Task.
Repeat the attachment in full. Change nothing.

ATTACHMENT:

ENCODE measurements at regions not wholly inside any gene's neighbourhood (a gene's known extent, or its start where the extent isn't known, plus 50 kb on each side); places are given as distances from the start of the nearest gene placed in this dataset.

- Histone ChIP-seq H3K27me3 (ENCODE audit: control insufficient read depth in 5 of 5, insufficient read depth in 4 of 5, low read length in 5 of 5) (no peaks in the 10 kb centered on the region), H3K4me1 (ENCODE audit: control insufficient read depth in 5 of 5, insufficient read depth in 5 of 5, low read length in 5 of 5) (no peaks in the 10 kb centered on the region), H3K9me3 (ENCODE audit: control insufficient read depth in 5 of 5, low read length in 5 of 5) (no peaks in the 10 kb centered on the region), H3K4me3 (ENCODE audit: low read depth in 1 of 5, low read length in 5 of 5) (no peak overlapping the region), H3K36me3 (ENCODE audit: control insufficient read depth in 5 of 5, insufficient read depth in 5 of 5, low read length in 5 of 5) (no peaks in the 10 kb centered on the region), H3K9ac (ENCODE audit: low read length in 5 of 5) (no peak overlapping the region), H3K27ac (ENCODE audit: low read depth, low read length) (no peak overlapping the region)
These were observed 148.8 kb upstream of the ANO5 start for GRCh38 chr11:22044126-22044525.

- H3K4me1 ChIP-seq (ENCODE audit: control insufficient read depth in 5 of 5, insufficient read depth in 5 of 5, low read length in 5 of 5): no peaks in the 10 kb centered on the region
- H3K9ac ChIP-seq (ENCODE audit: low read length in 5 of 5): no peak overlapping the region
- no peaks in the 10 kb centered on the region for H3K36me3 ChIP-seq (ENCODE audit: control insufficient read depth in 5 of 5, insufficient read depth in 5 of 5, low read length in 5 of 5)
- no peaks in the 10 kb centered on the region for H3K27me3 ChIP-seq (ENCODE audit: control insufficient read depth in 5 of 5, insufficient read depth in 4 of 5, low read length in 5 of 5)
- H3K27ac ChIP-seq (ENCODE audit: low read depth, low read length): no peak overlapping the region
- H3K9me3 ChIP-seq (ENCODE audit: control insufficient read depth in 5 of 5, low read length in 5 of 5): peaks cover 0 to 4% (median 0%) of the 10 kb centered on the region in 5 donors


ENCODE measurements at regions not wholly inside any gene's neighbourhood (a gene's known extent, or its start where the extent isn't known, plus 50 kb on each side); places are given as distances from the start of the nearest gene placed in this dataset.

- Histone ChIP-seq H3K27me3 (ENCODE audit: control insufficient read depth in 5 of 5, insufficient read depth in 4 of 5, low read length in 5 of 5) (no peaks in the 10 kb centered on the region), H3K4me1 (ENCODE audit: control insufficient read depth in 5 of 5, insufficient read depth in 5 of 5, low read length in 5 of 5) (no peaks in the 10 kb centered on the region), H3K9me3 (ENCODE audit: control insufficient read depth in 5 of 5, low read length in 5 of 5) (no peaks in the 10 kb centered on the region), H3K4me3 (ENCODE audit: low read depth in 1 of 5, low read length in 5 of 5) (no peak overlapping the region), H3K36me3 (ENCODE audit: control insufficient read depth in 5 of 5, insufficient read depth in 5 of 5, low read length in 5 of 5) (no peaks in the 10 kb centered on the region), H3K9ac (ENCODE audit: low read length in 5 of 5) (no peak overlapping the region), H3K27ac (ENCODE audit: low read depth, low read length) (no peak overlapping the region)
These were observed 148.8 kb upstream of the ANO5 start for GRCh38 chr11:22044126-22044525.

- H3K4me1 ChIP-seq (ENCODE audit: control insufficient read depth in 5 of 5, insufficient read depth in 5 of 5, low read length in 5 of 5): no peaks in the 10 kb centered on the region
- H3K9ac ChIP-seq (ENCODE audit: low read length in 5 of 5): no peak overlapping the region
- no peaks in the 10 kb centered on the region for H3K36me3 ChIP-seq (ENCODE audit: control insufficient read depth in 5 of 5, insufficient read depth in 5 of 5, low read length in 5 of 5)
- no peaks in the 10 kb centered on the region for H3K27me3 ChIP-seq (ENCODE audit: control insufficient read depth in 5 of 5, insufficient read depth in 4 of 5, low read length in 5 of 5)
- H3K27ac ChIP-seq (ENCODE audit: low read depth, low read length): no peak overlapping the region
- H3K9me3 ChIP-seq (ENCODE audit: control insufficient read depth in 5 of 5, low read length in 5 of 5): peaks cover 0 to 4% (median 0%) of the 10 kb centered on the region in 5 donors